"I don't really look at that stuff," senior defensive tackle Kawann Short told ESPN.com. "But a lot of people around here have told me that the spread is highest in the bowls. So it's on us to go out there and make a statement. We feel like we can play with any team in the nation right now."

People are understandably low on the Boilermakers, who had to win their final three games just to finish 6-6. Even that wasn't enough to save the job of head coach Danny Hope, who was fired one day after the regular-season finale. Receivers coach Patrick Higgins is coaching the bowl game before turning the program over to Darrell Hazell.

Purdue also got blasted in some big games this year, losing 44-13 to Michigan, 38-14 to Wisconsin, 44-28 to Minnesota and 34-9 to Penn State. No wonder, then, that Oklahoma State is a big favorite with an offense that averages 44.7 points per game.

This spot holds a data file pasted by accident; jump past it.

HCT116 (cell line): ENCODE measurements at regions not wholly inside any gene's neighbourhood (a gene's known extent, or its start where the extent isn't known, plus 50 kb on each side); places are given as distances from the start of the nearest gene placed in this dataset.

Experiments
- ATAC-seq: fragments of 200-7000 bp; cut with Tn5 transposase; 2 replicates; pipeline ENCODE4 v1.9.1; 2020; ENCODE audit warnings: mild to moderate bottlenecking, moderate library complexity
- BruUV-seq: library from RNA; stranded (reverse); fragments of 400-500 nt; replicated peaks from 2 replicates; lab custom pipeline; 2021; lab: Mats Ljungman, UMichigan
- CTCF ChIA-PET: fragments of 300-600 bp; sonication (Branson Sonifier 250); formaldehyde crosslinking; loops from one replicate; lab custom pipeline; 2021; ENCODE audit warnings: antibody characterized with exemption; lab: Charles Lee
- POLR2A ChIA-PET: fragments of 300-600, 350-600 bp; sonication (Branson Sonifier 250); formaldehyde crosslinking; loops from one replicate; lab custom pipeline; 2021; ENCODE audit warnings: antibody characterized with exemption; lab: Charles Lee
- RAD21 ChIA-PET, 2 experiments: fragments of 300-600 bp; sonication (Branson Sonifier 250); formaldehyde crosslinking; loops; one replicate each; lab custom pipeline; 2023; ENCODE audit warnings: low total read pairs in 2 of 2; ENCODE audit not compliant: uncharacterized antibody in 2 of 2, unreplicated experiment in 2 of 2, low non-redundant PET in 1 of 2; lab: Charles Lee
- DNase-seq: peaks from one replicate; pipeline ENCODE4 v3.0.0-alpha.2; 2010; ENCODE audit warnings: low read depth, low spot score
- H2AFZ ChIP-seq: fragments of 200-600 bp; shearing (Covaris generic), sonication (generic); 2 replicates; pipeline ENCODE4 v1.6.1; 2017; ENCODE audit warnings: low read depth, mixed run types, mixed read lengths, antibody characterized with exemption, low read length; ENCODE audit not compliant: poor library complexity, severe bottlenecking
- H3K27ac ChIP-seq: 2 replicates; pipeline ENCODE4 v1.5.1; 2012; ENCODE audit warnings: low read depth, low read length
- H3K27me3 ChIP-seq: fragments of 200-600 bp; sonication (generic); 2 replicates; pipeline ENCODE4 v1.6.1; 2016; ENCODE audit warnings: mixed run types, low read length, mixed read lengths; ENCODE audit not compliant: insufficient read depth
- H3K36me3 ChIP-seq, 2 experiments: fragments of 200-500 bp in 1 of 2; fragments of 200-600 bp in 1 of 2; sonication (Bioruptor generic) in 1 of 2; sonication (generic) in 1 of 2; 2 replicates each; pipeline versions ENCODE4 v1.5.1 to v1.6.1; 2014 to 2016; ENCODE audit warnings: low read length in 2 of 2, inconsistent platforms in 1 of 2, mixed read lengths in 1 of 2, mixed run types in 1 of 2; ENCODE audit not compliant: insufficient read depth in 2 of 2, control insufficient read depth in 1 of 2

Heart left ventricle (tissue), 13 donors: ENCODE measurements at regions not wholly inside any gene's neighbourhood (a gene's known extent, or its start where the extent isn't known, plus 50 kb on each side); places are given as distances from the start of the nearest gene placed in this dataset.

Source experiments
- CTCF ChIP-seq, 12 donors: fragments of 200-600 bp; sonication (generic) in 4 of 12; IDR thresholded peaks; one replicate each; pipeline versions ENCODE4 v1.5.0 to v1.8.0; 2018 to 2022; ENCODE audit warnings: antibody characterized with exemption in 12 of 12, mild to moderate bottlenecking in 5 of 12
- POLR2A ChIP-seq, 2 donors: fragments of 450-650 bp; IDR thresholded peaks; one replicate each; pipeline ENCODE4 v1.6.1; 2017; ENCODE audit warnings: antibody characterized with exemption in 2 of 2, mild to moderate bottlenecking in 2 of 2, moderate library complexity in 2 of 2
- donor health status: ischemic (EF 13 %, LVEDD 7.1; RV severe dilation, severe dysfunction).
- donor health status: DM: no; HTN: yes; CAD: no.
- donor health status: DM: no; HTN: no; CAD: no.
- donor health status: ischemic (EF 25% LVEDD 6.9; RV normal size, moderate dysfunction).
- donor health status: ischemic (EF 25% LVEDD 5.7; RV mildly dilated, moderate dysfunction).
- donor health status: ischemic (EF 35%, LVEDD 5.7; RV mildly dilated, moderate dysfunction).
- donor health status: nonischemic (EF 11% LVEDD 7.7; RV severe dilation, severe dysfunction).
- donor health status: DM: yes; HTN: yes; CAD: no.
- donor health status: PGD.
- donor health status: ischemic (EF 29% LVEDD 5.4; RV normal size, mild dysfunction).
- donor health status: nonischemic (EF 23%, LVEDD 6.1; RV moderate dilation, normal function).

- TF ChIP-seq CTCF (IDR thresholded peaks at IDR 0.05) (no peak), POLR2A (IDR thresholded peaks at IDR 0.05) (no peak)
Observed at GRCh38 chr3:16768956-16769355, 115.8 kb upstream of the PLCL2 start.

[+] EnlargeKawann Short
AP Photo/Michael ConroyKawann Short's versatility could make him too attractive for NFL teams to pass up in the draft's first round.
But there are a couple of reasons to maybe believe in the Boilers. They only lost by a field goal on the road to Notre Dame, now the nation's No. 1 team, in September. And they had undefeated Ohio State on the ropes in Columbus before the Buckeyes made a miracle comeback in the final minute and won in overtime. So this team has some experience rising to the occasion.

And Purdue has something going for it now that was absent during its five-game losing streak in the middle of the season: health on the defensive line. That unit was expected to be one of the best in the Big Ten but didn't play like it when several key members of the group were banged up in midseason.